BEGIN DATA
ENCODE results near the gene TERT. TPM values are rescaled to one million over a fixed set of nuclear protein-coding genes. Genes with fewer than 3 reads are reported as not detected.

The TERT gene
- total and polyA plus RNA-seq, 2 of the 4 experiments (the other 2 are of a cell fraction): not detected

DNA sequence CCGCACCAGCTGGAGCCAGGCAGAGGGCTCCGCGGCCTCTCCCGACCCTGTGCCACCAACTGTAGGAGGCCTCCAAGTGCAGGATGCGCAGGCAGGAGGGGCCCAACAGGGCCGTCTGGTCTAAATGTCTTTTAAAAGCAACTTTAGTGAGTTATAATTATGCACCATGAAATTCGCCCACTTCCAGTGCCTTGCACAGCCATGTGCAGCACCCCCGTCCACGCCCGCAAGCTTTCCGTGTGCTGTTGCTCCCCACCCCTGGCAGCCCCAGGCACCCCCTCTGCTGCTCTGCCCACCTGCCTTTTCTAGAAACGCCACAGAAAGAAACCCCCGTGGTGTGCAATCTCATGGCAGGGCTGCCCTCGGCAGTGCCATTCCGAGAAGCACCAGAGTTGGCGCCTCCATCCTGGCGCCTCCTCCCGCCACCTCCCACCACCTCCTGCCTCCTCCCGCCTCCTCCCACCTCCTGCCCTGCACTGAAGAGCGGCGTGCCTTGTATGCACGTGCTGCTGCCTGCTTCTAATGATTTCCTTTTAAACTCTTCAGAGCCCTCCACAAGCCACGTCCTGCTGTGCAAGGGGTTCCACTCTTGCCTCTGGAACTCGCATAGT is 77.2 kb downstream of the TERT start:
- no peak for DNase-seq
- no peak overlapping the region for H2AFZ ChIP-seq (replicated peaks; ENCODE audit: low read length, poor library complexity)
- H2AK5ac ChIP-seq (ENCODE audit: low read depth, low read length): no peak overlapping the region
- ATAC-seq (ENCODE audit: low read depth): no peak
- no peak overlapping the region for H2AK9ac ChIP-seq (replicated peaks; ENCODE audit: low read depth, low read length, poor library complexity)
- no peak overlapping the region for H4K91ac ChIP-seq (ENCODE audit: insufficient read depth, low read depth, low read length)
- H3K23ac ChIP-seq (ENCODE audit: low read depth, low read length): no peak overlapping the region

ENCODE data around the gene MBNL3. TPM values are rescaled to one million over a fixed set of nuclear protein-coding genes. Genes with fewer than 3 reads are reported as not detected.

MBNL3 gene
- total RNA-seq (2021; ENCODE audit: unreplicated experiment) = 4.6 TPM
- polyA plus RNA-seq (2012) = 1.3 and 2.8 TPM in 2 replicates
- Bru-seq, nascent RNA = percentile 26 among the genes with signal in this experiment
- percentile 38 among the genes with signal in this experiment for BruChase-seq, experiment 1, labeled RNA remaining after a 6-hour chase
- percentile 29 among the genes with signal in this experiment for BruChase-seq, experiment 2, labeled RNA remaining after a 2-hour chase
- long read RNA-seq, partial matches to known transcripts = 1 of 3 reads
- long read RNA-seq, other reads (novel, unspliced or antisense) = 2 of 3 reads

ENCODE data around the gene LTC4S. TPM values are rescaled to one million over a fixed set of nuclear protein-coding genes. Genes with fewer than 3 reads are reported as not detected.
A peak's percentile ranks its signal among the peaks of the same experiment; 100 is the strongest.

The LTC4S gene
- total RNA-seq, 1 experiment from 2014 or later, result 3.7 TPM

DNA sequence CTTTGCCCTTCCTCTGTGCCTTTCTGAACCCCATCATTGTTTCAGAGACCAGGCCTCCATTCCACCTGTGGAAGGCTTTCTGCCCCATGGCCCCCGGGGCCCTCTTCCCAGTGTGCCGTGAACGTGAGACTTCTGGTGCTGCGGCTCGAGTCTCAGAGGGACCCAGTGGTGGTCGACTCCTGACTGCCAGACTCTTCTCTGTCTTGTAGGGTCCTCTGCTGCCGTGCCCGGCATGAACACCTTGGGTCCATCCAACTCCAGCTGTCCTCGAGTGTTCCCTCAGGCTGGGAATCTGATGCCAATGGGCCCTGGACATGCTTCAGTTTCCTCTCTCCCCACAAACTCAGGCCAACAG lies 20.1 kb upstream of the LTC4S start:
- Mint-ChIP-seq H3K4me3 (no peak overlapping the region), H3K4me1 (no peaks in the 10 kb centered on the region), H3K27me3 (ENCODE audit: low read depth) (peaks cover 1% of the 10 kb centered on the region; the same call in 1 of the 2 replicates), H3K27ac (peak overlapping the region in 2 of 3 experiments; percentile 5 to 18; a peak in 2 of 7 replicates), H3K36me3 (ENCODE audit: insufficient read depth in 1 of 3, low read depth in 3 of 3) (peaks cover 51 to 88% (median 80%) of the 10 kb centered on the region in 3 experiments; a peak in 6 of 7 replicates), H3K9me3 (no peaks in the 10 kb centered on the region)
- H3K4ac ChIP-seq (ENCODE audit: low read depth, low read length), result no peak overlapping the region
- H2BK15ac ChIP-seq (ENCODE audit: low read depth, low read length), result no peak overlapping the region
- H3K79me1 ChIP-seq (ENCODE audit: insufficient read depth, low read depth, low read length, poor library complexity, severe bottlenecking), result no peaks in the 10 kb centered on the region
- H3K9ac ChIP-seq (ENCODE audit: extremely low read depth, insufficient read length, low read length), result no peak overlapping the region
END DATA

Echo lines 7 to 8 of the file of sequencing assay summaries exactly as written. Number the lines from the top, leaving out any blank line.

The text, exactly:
- H2AK5ac ChIP-seq (ENCODE audit: low read depth, low read length): no peak overlapping the region
- ATAC-seq (ENCODE audit: low read depth): no peak